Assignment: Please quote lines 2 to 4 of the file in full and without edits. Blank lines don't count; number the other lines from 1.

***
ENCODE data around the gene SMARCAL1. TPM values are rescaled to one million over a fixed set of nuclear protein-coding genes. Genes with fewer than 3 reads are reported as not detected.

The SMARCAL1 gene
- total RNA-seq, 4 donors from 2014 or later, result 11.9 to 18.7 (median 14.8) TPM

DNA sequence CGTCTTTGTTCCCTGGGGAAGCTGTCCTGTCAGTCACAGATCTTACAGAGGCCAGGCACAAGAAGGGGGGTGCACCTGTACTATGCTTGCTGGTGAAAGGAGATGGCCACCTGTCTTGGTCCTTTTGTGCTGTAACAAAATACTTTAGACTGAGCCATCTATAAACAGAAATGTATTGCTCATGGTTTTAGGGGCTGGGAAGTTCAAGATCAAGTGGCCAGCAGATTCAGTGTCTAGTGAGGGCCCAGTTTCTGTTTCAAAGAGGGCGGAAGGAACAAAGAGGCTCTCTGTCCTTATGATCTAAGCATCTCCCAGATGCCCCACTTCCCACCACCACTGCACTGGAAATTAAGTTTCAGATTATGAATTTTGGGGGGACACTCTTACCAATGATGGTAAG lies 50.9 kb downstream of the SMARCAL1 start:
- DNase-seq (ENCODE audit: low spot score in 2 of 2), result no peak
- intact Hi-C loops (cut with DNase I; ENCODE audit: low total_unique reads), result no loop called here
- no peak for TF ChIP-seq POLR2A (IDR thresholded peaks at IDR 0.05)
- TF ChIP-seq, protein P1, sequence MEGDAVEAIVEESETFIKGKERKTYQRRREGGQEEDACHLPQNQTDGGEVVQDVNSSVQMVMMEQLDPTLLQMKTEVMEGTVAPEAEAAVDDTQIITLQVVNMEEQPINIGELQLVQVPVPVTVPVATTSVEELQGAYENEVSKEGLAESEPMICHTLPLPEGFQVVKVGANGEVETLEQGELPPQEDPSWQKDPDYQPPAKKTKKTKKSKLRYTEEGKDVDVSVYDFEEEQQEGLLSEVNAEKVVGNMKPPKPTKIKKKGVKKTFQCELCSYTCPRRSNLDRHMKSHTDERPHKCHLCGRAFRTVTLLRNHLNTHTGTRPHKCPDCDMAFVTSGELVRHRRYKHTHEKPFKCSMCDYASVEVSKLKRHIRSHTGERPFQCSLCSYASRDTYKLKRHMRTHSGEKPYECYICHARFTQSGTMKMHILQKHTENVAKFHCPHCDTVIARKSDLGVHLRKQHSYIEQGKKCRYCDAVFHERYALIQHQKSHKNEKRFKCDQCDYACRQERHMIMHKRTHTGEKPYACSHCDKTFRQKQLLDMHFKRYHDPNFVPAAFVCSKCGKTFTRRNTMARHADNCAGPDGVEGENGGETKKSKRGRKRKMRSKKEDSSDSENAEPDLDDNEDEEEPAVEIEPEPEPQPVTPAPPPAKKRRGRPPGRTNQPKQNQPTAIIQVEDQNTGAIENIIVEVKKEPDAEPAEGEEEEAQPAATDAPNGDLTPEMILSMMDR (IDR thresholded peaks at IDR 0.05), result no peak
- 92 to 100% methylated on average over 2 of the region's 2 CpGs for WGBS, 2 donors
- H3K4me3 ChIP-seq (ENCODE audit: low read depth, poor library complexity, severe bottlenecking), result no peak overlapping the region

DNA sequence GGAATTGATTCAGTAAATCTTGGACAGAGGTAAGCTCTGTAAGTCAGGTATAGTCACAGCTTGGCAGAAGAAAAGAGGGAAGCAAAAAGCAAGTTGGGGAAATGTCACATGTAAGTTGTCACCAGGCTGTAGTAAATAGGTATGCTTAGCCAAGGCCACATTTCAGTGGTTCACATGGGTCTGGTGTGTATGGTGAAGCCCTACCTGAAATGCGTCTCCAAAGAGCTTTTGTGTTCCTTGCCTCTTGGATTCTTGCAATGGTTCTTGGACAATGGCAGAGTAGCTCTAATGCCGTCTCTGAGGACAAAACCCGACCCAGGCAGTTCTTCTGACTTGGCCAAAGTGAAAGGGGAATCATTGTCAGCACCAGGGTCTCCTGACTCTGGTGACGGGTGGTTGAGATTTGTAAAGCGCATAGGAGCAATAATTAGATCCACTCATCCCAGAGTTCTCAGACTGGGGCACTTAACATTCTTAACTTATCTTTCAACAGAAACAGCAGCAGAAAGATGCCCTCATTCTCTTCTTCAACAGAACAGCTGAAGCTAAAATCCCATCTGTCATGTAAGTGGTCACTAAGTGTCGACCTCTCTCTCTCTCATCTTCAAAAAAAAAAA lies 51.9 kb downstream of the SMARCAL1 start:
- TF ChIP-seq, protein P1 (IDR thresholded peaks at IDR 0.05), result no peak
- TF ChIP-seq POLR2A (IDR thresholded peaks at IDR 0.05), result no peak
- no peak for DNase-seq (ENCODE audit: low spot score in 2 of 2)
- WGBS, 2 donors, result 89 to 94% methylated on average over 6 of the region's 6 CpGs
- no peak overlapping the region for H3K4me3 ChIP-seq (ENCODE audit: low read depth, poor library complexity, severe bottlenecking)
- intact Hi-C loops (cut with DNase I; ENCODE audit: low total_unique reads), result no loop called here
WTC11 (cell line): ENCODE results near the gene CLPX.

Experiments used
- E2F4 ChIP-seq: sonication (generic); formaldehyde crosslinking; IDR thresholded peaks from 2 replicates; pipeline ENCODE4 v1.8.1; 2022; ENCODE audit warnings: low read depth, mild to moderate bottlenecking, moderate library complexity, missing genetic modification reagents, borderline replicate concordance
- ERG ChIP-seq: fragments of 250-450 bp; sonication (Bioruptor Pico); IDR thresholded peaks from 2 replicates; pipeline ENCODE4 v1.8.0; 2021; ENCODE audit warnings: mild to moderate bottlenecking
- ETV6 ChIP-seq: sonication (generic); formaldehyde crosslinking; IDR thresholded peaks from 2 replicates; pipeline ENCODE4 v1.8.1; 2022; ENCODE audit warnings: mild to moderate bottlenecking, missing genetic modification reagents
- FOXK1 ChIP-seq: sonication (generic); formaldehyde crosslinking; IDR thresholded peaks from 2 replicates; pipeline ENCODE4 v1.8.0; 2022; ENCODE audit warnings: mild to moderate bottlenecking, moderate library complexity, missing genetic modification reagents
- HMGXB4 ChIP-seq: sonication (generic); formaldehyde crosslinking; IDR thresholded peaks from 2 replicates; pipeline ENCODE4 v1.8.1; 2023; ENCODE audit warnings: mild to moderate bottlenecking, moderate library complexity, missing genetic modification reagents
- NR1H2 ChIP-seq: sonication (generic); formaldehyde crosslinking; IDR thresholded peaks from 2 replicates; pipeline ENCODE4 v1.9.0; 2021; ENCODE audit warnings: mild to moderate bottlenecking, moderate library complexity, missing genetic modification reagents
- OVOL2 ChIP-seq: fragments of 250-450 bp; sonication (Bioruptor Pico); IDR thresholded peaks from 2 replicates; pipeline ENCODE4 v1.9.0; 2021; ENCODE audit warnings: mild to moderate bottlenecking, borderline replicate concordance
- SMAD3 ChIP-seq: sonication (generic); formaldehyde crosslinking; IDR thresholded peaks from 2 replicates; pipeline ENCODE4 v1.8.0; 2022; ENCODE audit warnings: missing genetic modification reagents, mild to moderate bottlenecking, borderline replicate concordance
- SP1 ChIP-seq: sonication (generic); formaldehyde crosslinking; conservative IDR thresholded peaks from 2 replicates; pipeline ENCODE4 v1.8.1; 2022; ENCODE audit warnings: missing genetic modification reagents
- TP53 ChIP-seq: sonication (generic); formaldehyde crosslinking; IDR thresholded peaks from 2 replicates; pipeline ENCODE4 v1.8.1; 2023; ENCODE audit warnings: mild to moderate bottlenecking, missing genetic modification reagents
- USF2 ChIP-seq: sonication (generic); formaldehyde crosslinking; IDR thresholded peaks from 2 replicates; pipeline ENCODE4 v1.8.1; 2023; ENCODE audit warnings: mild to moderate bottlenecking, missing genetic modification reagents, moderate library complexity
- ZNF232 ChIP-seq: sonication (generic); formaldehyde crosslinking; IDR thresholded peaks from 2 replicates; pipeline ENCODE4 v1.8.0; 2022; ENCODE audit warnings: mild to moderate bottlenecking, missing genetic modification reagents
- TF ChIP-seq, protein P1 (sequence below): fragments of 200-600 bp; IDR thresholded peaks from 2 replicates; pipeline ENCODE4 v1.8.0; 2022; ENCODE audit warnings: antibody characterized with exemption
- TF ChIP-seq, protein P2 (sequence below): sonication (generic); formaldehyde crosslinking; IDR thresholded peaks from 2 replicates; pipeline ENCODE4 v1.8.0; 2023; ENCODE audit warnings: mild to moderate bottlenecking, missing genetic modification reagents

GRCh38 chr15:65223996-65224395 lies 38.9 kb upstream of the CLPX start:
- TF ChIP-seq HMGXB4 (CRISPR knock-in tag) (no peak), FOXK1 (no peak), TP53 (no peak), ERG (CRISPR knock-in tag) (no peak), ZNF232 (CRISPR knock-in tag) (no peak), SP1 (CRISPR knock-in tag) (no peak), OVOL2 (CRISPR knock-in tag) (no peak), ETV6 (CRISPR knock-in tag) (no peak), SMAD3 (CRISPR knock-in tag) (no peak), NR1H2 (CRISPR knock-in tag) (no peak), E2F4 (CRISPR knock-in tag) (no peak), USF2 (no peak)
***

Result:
The SMARCAL1 gene
- total RNA-seq, 4 donors from 2014 or later, result 11.9 to 18.7 (median 14.8) TPM

DNA sequence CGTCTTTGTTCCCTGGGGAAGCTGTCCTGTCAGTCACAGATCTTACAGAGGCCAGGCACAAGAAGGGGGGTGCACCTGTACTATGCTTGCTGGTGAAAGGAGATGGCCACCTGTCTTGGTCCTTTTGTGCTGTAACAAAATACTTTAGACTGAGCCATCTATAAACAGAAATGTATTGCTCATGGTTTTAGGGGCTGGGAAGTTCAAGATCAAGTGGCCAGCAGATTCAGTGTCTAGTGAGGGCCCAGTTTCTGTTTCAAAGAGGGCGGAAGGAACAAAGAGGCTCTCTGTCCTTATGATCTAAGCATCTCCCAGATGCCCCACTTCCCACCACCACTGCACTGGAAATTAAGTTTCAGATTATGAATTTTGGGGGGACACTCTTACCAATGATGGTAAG lies 50.9 kb downstream of the SMARCAL1 start: